Lori Erion knows about addiction. Erion is the founder and executive director of Families of Addicts (FOA), an organization dedicated to helping families who are on the front lines of the current opioid crisis.
She is also a certified Ohio Peer Recovery Supporter. PRS is a program of the Ohio Mental Health & Addiction Services. The program is a convention of “peer specialists, recovery coaches, and peer supporters.”
But Erion’s education and experience with addiction go much deeper.
“I have 12 years of my own recovery now and when I found out that my daughter was using heroin it was an animal of a different color,” she says. “And the things that had worked for me weren’t really working for her. All of the things that us families experience, the frustration, the worry, the misunderstanding and all of that what was happening to me with my recovery and still being so mystified I started thinking about all the other families that don’t know anything.”
And so she started FOA in 2013 with that mission in mind - to give families and those dealing with addiction a place to connect, to learn, and to know they weren’t alone.
“FOA turned into what was initially a support group. We started our first meeting November 6th, 2013 so there wasn’t a whole lot of time - I didn’t develop a curriculum or anything,” Erion says. “This was really all about people helping people.”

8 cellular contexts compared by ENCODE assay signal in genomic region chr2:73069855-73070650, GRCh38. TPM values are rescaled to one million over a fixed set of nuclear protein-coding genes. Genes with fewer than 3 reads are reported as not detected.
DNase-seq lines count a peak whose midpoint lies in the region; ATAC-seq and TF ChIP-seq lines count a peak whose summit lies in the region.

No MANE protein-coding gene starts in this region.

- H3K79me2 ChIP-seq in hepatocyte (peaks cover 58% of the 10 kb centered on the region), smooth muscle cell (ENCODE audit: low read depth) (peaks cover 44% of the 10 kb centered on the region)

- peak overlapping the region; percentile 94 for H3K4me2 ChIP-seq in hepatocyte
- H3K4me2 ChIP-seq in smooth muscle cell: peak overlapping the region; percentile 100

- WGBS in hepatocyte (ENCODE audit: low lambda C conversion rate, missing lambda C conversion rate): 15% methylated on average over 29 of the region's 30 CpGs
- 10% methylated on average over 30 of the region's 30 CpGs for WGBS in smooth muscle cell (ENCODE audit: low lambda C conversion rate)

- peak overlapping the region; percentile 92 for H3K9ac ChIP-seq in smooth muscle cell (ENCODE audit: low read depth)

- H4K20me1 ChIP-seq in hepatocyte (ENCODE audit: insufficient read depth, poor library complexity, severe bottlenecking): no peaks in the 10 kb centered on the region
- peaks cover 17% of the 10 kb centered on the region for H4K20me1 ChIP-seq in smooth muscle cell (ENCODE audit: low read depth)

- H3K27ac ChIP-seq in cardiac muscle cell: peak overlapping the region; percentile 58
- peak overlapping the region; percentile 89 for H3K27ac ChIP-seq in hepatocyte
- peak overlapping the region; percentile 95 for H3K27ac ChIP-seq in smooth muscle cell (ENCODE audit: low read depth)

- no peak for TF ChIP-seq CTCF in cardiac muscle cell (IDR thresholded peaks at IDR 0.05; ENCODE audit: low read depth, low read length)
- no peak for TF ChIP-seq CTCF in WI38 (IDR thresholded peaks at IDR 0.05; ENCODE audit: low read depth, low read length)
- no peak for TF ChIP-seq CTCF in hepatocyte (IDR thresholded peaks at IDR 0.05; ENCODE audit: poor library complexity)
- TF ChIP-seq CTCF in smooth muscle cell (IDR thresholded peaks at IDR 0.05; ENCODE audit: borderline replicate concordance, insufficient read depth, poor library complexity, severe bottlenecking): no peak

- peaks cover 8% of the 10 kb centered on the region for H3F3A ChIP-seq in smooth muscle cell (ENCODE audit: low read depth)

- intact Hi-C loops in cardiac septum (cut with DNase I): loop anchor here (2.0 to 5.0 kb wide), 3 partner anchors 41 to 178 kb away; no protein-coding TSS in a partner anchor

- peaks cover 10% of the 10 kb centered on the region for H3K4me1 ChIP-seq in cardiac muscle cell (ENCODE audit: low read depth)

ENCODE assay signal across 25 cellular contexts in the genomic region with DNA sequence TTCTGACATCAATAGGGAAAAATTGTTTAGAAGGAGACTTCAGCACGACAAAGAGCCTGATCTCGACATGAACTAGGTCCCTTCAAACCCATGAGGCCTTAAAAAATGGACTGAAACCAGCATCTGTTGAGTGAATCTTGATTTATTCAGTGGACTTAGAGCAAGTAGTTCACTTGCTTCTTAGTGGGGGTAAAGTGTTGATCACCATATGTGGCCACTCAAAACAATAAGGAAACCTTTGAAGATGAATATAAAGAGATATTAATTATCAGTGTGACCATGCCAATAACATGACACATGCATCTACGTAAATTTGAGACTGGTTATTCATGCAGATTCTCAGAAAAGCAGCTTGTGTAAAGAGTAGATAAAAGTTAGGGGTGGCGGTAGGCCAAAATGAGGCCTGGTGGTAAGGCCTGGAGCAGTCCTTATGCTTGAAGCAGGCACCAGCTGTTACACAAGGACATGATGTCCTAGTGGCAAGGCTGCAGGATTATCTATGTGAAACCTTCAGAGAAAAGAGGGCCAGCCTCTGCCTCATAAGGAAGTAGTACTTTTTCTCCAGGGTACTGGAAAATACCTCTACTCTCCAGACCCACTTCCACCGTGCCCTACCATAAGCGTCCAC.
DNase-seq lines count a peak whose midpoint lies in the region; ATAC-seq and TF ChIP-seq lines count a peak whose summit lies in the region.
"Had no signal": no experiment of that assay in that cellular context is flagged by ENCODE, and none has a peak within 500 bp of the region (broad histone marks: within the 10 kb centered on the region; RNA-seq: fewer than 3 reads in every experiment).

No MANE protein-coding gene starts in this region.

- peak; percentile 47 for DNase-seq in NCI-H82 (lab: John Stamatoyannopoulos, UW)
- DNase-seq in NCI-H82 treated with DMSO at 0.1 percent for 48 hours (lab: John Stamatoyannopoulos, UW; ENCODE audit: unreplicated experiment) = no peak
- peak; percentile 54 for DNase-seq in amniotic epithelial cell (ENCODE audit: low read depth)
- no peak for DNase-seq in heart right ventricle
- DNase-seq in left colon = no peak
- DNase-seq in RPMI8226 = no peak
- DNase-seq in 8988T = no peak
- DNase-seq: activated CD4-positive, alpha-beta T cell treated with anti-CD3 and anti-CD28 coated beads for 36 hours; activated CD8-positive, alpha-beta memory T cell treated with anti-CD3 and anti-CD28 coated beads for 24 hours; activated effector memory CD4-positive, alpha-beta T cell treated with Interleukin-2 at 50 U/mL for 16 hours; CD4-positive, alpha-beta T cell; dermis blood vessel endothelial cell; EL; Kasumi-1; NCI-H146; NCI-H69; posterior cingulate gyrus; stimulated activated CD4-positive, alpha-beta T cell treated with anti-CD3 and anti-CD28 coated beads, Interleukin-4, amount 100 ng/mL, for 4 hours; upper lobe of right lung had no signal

Erion likens the experience of addiction to a roller coaster.
“So what I say now is we make the roller coaster shorter and smoother but you’re not getting off. There’s all different spots on that roller coaster and they change and nothing is ever really exactly the same. The relapse last time isn’t the same as the relapse this time. So, there’s always been someone where you’re headed and they can help you with that.”
Then FOA went through an evolution of sorts. Erion says it was after she saw the feature documentary film The Anonymous People. The movie’s producers says it’s about “the over 23 million Americans living in long-term recovery from addiction to alcohol and other drugs.”
Erion says she took the film’s message - NO LONGER WILL WE REMAIN SILENT - to heart and decided to give FOA a bigger voice, to speak out about their mission and to educate others on the experiences of their members.
“We don’t raise our kids to be addicts,” says the FOA director. “We do everything we can to guide our kids, and so how does this happen? And so I wanted to educate families and I wanted educate them using people in recovery, or even if they’re not there yet, they still can help educate us on why they do what they do, and how we can best support them during the times they’re either actively using, motivated to get help, or actually in recovery.”
Now in it’s 5th year, FOA is hosting their annual Rally for Recovery on August 26, 2018. The event takes place on Courthouse Square in downtown Dayton. Last year the event drew more than 2200 people and Erion believes they could draw more than 3000 this year.
You can hear more about Erion, FOA, and the Rally for Recovery, including some important details about the event, in this interview WYSO, a media sponsor for the event.